Thoughts on The Last Whalers by Doug Brock ClarkThe Last Whalers: Three Years in the Far Pacific with a Courageous Tribe and a Vanishing Way of Life by Doug Bock Clark (Little, Brown, January 8): Investigative journalist Clark lived with the Lamalerans, a traditional hunter-gatherer people from the Indonesian island of Lembata, off and on for almost three years. The Lamalerans have a sea-based culture and the sperm whale is their principal prey, which they hunt from handmade boats powered by palm-leaf sails; they even make their own rope and harpoons. Only by obeying their ancestors will they be successful in the hunt, enabling their village to survive another year. This fascinating look into a vanishing culture is part ethnography and part reporting and focuses particularly on how the Lamalerans straddle two worlds. They have spotty electricity and no running water, yet some of the younger generation have cellphones and have worked or been educated in cities or at least bigger towns. They remain faithful to their traditional spirituality but are also Catholic. Clark focuses his account on a handful of families at different places in their lives and facing different dreams and frustrations, giving us both male and female perspectives. Although the Lamalerans' daily life is far different from our own, many of their concerns will be familiar. I listened to the unabridged audiobook (Hachette Audio, 11 hr, 23 min), beautifully read by Jay Snyder, but also had a digital copy so I could see the photos. I believe the audiobook comes with a PDF, so look for that. I have no way of judging Snyder's pronunciation of the Lamaleran language, but I assume he consulted with Clark, who is fluent. Snyder was equally adept at conveying the action and danger of the hunt as he was at delivering the more personal accounts of the Lamalerans' stories. (digital and audio copies provided by the publishers)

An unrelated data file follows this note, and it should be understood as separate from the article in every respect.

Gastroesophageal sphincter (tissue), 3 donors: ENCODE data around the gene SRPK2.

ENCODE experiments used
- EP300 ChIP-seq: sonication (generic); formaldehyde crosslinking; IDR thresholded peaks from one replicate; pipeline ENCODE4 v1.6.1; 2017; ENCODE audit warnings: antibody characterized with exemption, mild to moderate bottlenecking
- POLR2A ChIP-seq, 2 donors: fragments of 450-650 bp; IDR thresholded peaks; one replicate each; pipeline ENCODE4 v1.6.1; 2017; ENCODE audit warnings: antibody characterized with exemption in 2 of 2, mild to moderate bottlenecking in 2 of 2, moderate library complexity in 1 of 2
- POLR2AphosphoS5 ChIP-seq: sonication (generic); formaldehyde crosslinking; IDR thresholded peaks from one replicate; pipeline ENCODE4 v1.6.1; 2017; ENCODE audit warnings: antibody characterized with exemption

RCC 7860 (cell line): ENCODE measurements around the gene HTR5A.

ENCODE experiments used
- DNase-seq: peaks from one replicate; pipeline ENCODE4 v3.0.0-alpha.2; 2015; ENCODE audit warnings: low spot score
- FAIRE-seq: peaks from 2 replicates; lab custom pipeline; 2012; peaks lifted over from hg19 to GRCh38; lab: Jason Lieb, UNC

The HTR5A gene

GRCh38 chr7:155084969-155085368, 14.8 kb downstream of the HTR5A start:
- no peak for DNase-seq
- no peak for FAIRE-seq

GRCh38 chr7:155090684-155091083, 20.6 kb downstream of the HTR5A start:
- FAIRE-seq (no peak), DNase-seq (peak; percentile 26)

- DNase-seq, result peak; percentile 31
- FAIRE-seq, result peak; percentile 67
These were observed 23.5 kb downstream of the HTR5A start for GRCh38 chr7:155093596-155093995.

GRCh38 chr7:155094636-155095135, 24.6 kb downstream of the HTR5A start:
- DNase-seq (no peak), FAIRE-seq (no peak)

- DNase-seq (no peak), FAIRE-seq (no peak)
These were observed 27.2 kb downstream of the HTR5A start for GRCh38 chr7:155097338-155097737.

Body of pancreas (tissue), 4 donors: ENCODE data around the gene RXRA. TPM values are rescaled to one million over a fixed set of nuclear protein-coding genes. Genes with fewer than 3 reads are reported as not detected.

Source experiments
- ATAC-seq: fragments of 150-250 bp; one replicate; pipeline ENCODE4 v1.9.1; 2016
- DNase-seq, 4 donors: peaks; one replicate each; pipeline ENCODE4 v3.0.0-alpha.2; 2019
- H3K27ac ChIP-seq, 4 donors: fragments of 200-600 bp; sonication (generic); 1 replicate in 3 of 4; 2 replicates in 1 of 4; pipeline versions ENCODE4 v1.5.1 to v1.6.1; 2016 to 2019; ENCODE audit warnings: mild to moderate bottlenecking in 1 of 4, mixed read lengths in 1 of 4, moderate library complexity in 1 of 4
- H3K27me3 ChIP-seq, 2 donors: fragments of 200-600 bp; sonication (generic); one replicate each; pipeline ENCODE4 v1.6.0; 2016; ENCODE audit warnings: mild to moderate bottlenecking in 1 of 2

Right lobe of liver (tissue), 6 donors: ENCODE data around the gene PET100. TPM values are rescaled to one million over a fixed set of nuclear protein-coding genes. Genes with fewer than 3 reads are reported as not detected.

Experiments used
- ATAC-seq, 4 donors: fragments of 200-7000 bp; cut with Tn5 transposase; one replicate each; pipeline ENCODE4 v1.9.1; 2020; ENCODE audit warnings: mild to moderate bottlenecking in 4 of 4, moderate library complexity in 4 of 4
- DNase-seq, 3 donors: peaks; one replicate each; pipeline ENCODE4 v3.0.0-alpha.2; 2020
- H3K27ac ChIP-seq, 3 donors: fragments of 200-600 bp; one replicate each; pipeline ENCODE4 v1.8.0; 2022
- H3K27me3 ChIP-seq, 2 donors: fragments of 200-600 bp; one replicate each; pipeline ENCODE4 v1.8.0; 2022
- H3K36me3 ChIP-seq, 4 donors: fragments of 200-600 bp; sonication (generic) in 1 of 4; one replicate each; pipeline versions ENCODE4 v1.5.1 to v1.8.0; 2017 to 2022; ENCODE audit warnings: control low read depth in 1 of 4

Thoughts on Kid Gloves: Nine Months of Careful Chaos by Lucy KnisleyKid Gloves: Nine Months of Careful Chaos by Lucy Knisley (First Second, February 26): I've read every one of Knisley's graphic/comic memoirs and have loved them all. Her newest, out next month, is about her journey to motherhood. As with all of Knisley's memoirs, this one doesn't sugar-coat her experiences. The book is not always kind to some of her doctors or to the medical profession's attitude toward women in general. One of my favorite spreads shows a woman with symptoms of plague being told by her doctor that her obvious illness is all in her head. Knisely is also honest about her reactions to women who (at least outwardly) had no trouble getting pregnant or carrying a child to term. Her own experience was quite different and involved miscarriage, uterine surgery, a nightmare of a birth, and a scary hospital stay. I love her art and her candor and am happy to report that she and her husband have a healthy baby boy, who will be the subject of her always personal work in the future, though she has given him the comic book name of Pal to preserve a tiny bit of his privacy. I suppose I should give a trigger warning to this memoir because Knisley had a rough time of it and shares her grief over the miscarriage, her frustrations with the medical profession, and the true danger she was in after giving birth. She also lets us see the overwhelming love she has for her son and the love and support she receives from her family and husband. We know there's a happy ending right from the start of the book, though the path takes us through a dark forest. Don't miss this. (digital copy provided by the publisher)